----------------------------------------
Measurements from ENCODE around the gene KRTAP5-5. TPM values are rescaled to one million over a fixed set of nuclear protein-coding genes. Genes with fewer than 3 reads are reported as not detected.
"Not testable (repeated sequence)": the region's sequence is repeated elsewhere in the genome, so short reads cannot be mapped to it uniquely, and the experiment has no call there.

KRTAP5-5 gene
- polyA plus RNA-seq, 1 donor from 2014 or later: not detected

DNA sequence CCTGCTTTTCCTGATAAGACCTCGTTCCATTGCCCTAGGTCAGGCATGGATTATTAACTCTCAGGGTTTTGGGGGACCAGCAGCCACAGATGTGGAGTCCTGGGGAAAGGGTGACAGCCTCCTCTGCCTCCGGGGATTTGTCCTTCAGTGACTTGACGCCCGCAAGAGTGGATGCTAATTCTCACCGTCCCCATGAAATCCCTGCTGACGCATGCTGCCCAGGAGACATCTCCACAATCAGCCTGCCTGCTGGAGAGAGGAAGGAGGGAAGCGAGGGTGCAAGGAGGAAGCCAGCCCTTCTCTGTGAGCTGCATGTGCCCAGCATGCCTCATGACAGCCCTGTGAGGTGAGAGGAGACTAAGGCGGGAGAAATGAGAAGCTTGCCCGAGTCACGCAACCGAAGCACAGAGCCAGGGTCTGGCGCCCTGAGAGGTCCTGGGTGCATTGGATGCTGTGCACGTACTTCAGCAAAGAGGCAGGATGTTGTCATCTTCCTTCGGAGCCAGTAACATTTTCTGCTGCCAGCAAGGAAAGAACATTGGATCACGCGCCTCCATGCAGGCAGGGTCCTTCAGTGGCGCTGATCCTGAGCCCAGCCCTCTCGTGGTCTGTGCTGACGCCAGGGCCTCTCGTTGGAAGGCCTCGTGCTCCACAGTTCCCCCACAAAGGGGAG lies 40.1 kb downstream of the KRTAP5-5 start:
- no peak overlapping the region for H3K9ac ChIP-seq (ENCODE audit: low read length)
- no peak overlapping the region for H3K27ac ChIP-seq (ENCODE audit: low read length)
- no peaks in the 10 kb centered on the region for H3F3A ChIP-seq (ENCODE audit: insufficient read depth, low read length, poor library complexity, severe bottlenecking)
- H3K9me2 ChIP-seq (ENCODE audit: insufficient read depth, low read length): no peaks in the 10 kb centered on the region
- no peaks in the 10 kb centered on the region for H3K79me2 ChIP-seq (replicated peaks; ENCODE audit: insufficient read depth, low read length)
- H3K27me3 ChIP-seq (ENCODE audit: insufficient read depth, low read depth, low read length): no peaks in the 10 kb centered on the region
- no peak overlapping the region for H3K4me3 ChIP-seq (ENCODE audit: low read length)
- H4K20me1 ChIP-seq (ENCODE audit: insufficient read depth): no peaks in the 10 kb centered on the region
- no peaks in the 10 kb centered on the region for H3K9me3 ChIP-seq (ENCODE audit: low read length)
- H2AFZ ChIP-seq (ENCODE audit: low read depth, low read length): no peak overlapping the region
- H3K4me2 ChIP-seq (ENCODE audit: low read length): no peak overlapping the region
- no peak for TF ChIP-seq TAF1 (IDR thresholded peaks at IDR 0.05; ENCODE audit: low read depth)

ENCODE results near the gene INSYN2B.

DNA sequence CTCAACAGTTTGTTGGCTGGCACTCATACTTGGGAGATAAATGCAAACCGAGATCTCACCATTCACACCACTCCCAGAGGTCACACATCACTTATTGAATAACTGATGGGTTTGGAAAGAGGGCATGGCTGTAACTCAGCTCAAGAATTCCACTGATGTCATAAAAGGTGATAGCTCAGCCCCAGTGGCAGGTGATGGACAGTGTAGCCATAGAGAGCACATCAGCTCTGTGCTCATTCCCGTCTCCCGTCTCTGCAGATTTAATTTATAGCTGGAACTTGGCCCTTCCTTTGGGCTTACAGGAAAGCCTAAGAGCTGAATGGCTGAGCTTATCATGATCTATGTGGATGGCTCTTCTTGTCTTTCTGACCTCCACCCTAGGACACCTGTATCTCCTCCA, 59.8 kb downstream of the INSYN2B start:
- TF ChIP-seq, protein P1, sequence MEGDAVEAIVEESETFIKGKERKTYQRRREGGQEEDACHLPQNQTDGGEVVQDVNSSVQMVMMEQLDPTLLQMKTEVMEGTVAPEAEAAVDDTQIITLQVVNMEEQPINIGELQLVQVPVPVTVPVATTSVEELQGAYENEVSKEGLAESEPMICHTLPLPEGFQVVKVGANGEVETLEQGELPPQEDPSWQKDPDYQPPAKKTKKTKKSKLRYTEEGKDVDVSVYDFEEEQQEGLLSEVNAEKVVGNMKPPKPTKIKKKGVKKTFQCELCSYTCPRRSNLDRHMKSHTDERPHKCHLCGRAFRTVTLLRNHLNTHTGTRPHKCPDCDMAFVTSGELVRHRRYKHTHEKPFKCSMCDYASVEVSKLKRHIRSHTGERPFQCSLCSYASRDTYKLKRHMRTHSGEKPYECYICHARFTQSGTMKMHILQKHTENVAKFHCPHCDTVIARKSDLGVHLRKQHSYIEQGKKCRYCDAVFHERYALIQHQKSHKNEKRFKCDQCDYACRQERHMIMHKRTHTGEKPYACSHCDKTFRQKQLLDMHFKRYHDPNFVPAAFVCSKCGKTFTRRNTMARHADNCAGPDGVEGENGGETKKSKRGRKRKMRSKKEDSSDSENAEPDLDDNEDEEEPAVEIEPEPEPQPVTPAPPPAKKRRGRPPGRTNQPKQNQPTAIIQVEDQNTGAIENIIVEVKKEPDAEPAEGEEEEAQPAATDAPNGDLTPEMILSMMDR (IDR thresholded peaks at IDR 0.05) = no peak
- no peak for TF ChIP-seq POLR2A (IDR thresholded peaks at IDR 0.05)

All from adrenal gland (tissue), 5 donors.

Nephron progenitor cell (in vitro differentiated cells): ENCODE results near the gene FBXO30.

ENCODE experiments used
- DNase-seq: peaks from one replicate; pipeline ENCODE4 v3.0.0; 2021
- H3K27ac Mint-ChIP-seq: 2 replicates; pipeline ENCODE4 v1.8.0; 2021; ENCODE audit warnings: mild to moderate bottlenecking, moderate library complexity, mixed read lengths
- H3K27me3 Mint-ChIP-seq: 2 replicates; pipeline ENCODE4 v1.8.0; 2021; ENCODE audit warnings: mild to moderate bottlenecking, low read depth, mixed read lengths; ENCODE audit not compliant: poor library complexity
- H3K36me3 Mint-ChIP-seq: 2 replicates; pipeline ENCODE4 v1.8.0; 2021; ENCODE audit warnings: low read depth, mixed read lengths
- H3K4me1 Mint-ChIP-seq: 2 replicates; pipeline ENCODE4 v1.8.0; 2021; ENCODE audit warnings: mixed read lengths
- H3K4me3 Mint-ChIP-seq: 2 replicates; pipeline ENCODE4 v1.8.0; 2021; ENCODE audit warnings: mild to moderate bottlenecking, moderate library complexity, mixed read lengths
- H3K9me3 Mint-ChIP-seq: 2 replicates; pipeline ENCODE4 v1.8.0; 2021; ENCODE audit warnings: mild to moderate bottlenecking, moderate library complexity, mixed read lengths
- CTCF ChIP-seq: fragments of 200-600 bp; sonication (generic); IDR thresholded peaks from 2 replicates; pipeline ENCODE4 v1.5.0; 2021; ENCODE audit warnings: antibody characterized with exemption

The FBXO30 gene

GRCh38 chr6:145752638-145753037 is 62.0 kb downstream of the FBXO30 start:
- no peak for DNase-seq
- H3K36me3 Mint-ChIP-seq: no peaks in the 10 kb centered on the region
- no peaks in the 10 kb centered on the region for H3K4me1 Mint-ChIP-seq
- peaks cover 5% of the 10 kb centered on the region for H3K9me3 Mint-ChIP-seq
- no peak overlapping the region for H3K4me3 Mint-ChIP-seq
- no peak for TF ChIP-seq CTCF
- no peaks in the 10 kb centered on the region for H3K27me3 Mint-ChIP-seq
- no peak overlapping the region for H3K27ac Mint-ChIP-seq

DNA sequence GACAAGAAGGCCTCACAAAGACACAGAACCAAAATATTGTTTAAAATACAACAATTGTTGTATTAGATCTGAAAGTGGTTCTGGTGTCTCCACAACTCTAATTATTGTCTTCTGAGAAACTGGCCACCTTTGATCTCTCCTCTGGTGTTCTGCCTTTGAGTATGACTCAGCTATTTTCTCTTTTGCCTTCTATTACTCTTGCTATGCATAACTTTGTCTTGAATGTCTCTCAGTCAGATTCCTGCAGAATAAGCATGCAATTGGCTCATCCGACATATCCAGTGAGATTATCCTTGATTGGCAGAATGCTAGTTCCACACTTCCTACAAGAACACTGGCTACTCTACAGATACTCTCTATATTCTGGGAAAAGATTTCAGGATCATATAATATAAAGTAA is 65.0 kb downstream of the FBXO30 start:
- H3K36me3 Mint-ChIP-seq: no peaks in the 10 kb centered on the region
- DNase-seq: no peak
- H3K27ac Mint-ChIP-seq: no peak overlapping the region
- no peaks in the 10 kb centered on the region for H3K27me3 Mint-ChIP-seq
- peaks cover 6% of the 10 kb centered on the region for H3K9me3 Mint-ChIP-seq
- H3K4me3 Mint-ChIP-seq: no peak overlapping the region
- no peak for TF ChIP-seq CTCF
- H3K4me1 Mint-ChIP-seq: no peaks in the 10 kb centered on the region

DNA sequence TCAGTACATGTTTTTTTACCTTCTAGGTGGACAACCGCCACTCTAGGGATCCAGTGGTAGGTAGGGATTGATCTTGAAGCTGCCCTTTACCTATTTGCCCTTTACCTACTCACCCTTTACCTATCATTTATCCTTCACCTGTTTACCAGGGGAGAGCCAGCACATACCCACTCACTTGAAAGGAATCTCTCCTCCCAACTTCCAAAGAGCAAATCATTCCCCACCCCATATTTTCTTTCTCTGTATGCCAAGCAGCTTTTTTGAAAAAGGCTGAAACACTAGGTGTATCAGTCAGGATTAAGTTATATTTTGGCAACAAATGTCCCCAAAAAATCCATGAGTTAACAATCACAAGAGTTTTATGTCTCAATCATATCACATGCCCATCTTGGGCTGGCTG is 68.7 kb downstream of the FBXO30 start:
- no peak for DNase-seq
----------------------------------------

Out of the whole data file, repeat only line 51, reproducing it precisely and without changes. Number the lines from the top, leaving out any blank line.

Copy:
- H3K4me1 Mint-ChIP-seq: no peaks in the 10 kb centered on the region